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Take your %00 and shove it

We've recently been optimizing our Local File Inclusion (LFI) audit engine. Part of that effort has included poking around in different frameworks (php, .NET, java, ruby/rails, python, perl... etc) and seeing how many ways a developer might fall prey to this vulnerability. One of the common ways to leverage this vulnerability is by appending  a null byte (%00, 0x00, ASCIIZ), c-style string terminator, to the end of a parameter that might be susceptible to an LFI vulnerability. Sadly, this type of injection has worked in almost all known major web development languages. Microsoft's .NET is the outlier. While there are currently no known API's that allow null bytes, it has had its fair share of issues in the past (fixed in 2007 KB928365).


So how does this happen? Some common ways this might happen in PHP are shown in the following snipit of code...



In the above code, the developer needs to include some file, or some template, and is using a raw HTTP parameter as the file name. Require/fopen/fpassthru will try to load files relative to the current working directory. However, if an attacker were to specify a full path (such as "/etc/passwd"), PHP would automatically try to read that file directly into memory (and in these cases, reflect it). Of course the PHP process user (usually Apache's user) would need to have access to that file but that doesn't exclude a lot of interesting attacks...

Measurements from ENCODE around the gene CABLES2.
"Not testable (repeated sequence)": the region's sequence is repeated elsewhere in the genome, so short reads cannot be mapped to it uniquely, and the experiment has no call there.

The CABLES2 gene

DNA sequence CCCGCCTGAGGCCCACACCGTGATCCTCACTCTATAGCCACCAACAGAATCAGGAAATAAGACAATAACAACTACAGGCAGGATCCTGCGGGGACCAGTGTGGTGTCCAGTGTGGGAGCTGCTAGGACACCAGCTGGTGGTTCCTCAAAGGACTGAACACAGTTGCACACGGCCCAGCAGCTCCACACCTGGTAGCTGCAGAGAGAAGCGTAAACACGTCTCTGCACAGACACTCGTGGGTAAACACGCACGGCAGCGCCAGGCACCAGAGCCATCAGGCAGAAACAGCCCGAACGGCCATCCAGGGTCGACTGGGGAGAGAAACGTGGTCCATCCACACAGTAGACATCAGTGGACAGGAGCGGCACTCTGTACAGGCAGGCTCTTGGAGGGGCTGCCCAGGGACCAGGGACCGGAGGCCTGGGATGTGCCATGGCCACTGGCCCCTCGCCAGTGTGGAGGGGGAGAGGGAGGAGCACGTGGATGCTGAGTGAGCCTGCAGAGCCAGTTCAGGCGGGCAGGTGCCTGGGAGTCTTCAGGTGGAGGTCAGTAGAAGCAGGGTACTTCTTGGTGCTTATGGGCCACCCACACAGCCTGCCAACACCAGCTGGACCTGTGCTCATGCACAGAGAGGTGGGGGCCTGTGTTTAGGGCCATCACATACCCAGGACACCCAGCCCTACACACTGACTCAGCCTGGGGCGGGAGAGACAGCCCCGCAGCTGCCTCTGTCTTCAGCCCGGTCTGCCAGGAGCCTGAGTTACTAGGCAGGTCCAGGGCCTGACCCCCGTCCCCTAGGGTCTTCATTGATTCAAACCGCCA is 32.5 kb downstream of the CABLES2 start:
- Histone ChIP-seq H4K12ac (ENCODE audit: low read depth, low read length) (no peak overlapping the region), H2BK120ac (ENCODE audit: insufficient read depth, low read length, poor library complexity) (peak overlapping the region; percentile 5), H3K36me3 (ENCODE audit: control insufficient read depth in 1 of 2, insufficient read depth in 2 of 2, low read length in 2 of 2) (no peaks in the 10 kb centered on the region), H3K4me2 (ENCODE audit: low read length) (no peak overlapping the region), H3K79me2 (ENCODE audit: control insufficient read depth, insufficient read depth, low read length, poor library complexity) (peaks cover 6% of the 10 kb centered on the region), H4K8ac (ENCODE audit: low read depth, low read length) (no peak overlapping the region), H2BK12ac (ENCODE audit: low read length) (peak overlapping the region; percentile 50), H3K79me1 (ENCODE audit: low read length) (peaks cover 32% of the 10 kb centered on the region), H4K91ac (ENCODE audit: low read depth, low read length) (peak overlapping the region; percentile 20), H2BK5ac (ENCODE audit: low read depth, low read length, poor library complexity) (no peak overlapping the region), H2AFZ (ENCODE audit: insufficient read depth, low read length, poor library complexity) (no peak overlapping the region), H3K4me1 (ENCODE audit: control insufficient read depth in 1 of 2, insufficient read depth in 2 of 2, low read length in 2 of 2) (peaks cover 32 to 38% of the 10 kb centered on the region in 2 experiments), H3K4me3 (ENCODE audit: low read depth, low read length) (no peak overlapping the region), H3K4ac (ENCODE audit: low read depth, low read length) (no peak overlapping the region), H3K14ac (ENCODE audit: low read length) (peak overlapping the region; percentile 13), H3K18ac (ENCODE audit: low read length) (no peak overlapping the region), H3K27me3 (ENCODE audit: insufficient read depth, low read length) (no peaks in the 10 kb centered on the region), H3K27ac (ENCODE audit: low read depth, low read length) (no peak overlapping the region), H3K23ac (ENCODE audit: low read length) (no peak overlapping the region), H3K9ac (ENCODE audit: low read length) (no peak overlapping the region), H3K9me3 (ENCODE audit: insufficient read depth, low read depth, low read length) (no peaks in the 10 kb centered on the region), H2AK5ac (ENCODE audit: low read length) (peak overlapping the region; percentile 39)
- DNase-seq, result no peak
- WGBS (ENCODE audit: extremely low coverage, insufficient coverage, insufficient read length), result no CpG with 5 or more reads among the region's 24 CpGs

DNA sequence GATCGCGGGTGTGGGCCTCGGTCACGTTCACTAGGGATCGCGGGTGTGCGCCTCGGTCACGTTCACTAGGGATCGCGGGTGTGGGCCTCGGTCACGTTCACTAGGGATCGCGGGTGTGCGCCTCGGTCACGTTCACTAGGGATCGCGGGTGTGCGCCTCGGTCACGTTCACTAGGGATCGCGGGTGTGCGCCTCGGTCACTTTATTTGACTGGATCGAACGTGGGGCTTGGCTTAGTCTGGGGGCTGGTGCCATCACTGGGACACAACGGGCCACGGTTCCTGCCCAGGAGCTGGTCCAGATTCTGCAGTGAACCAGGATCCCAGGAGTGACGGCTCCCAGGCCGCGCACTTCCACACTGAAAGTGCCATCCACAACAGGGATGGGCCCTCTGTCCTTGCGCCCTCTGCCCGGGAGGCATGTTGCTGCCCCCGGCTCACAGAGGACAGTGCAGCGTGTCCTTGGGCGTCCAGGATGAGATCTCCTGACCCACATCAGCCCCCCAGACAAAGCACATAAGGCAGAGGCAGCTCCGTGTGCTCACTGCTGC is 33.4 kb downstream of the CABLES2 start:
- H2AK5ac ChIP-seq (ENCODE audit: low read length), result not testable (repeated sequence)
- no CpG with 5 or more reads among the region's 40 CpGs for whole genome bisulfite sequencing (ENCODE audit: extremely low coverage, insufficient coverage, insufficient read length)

So why did you tell me about the null byte? The null byte trick helps when there is an appended value (like ".template"). A crafty attacker knows that the underlying system functions are all written in C and %00 is the url encoded version of the C string terminator (0x00, ASCIIZ). With this information you can effectively cause the appended value to be ignored. When "/etc/passwd\0.template" is passed to the underlying operating system the null byte (\0) will be interpreted as the end of the string, thus "/etc/passwd" will be loaded as the file. This type of vulnerability is severe. It's well known that this generally leads to arbitrary code execution on the server. Clearly, though, there is an even more immediate problem. Attackers now have complete access to your server-side source code. We've run into this problem so often during penetration tests that we wrote a tool to "mirror" website's source code based on a single LFI vulnerability and the pages we crawled.


You might be saying to yourself now, "Ok. Well thats fine, but I've never seen this. Why would anyone do that?". Well.,hopefully you're not thinking that but it is true that our previous example was fabricated... but Google Code Search doesn't index any of my example code, just real code. I wonder...how I can use this to my benefit?


Google Code is pretty awesome. You can search code with full regexs. (I wonder why I can't do this with Google itself! grr). So given that awesome functionality, here is a quick regex search to automatically find opensource PHP projects that have LFI vulnerabilities.